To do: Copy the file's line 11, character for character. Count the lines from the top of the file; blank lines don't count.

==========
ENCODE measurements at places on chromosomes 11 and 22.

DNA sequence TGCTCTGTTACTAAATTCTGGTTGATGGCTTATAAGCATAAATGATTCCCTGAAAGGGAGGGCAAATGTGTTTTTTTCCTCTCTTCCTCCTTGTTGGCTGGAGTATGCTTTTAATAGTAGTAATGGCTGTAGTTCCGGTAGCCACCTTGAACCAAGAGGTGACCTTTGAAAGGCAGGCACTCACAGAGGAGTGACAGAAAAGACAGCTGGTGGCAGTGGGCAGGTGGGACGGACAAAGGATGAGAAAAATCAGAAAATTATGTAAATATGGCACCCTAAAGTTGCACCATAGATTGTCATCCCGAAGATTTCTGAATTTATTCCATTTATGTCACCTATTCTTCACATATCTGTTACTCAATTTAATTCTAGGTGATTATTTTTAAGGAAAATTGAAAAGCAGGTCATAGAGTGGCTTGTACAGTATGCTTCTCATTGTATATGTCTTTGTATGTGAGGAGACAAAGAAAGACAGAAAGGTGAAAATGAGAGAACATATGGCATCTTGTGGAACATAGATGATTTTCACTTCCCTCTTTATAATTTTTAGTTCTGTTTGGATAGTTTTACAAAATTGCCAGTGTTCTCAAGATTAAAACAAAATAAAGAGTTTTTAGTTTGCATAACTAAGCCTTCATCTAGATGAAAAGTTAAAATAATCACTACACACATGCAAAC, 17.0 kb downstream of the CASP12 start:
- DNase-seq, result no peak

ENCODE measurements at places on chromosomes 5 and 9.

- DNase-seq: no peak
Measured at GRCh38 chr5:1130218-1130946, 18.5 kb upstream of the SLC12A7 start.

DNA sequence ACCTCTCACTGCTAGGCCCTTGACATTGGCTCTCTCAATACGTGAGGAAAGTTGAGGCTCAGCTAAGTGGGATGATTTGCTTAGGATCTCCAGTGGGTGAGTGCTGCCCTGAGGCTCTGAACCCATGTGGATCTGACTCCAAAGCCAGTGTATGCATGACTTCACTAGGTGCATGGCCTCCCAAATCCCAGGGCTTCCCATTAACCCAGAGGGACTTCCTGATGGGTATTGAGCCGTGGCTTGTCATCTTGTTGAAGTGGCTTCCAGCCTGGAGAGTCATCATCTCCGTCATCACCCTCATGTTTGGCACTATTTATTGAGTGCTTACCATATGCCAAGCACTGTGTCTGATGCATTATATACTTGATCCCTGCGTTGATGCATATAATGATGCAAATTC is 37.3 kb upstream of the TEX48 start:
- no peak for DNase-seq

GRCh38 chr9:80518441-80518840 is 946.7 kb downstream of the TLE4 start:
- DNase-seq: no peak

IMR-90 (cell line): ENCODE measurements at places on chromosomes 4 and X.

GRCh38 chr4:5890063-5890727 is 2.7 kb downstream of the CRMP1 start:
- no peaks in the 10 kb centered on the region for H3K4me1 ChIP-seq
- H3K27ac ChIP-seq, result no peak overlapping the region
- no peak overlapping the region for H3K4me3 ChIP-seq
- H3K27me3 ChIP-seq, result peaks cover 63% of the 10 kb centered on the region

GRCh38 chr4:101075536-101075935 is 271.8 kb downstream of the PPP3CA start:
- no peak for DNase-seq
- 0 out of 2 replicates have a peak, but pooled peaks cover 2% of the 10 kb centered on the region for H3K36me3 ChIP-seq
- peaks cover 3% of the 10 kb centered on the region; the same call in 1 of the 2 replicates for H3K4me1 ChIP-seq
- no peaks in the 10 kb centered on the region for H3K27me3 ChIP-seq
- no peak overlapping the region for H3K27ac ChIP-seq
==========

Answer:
IMR-90 (cell line): ENCODE measurements at places on chromosomes 4 and X.